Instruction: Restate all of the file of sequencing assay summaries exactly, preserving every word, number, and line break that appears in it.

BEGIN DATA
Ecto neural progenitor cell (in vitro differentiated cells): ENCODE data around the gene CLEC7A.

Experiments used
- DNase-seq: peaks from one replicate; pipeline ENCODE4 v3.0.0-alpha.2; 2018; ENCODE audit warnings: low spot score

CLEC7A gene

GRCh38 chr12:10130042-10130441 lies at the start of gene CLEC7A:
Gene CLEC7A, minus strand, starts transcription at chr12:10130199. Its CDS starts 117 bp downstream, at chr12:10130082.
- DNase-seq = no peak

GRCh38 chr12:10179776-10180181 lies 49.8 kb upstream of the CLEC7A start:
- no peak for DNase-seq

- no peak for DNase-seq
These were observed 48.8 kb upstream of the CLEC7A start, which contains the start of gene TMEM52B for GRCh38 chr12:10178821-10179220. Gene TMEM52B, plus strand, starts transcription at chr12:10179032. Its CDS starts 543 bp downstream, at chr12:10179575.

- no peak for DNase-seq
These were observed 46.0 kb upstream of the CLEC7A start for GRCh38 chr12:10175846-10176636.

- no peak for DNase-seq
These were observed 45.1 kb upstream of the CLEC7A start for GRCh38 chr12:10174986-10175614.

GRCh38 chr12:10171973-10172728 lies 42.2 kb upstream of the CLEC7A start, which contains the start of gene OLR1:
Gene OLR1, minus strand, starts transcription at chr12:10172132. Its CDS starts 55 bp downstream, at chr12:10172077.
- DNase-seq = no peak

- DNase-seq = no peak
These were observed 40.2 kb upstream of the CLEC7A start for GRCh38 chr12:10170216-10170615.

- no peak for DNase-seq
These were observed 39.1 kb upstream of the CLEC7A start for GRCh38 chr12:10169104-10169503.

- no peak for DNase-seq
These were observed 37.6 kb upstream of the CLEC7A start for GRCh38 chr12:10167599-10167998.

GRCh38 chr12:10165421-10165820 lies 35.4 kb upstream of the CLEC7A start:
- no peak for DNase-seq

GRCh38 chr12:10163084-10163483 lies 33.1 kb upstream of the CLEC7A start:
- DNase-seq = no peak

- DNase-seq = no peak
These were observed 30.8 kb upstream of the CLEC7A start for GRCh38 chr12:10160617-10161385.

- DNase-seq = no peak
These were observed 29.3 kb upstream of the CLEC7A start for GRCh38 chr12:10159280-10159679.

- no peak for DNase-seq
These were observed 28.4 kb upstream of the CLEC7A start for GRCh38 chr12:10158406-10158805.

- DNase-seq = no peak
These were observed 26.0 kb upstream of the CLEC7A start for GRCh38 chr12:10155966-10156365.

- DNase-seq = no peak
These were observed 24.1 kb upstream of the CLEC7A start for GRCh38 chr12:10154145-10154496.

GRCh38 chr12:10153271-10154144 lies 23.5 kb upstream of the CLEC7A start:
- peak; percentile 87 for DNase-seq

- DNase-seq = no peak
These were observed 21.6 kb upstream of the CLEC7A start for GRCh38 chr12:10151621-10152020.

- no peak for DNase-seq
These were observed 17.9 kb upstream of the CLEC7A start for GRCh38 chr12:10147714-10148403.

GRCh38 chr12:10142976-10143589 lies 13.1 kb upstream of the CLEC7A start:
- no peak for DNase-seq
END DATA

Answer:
Ecto neural progenitor cell (in vitro differentiated cells): ENCODE data around the gene CLEC7A.

Experiments used
- DNase-seq: peaks from one replicate; pipeline ENCODE4 v3.0.0-alpha.2; 2018; ENCODE audit warnings: low spot score

CLEC7A gene

GRCh38 chr12:10130042-10130441 lies at the start of gene CLEC7A:
Gene CLEC7A, minus strand, starts transcription at chr12:10130199. Its CDS starts 117 bp downstream, at chr12:10130082.
- DNase-seq = no peak

GRCh38 chr12:10179776-10180181 lies 49.8 kb upstream of the CLEC7A start:
- no peak for DNase-seq

- no peak for DNase-seq
These were observed 48.8 kb upstream of the CLEC7A start, which contains the start of gene TMEM52B for GRCh38 chr12:10178821-10179220. Gene TMEM52B, plus strand, starts transcription at chr12:10179032. Its CDS starts 543 bp downstream, at chr12:10179575.

- no peak for DNase-seq
These were observed 46.0 kb upstream of the CLEC7A start for GRCh38 chr12:10175846-10176636.

- no peak for DNase-seq
These were observed 45.1 kb upstream of the CLEC7A start for GRCh38 chr12:10174986-10175614.

GRCh38 chr12:10171973-10172728 lies 42.2 kb upstream of the CLEC7A start, which contains the start of gene OLR1:
Gene OLR1, minus strand, starts transcription at chr12:10172132. Its CDS starts 55 bp downstream, at chr12:10172077.
- DNase-seq = no peak

- DNase-seq = no peak
These were observed 40.2 kb upstream of the CLEC7A start for GRCh38 chr12:10170216-10170615.

- no peak for DNase-seq
These were observed 39.1 kb upstream of the CLEC7A start for GRCh38 chr12:10169104-10169503.

- no peak for DNase-seq
These were observed 37.6 kb upstream of the CLEC7A start for GRCh38 chr12:10167599-10167998.

GRCh38 chr12:10165421-10165820 lies 35.4 kb upstream of the CLEC7A start:
- no peak for DNase-seq

GRCh38 chr12:10163084-10163483 lies 33.1 kb upstream of the CLEC7A start:
- DNase-seq = no peak

- DNase-seq = no peak
These were observed 30.8 kb upstream of the CLEC7A start for GRCh38 chr12:10160617-10161385.

- DNase-seq = no peak
These were observed 29.3 kb upstream of the CLEC7A start for GRCh38 chr12:10159280-10159679.

- no peak for DNase-seq
These were observed 28.4 kb upstream of the CLEC7A start for GRCh38 chr12:10158406-10158805.

- DNase-seq = no peak
These were observed 26.0 kb upstream of the CLEC7A start for GRCh38 chr12:10155966-10156365.

- DNase-seq = no peak
These were observed 24.1 kb upstream of the CLEC7A start for GRCh38 chr12:10154145-10154496.

GRCh38 chr12:10153271-10154144 lies 23.5 kb upstream of the CLEC7A start:
- peak; percentile 87 for DNase-seq

- DNase-seq = no peak
These were observed 21.6 kb upstream of the CLEC7A start for GRCh38 chr12:10151621-10152020.

- no peak for DNase-seq
These were observed 17.9 kb upstream of the CLEC7A start for GRCh38 chr12:10147714-10148403.

GRCh38 chr12:10142976-10143589 lies 13.1 kb upstream of the CLEC7A start:
- no peak for DNase-seq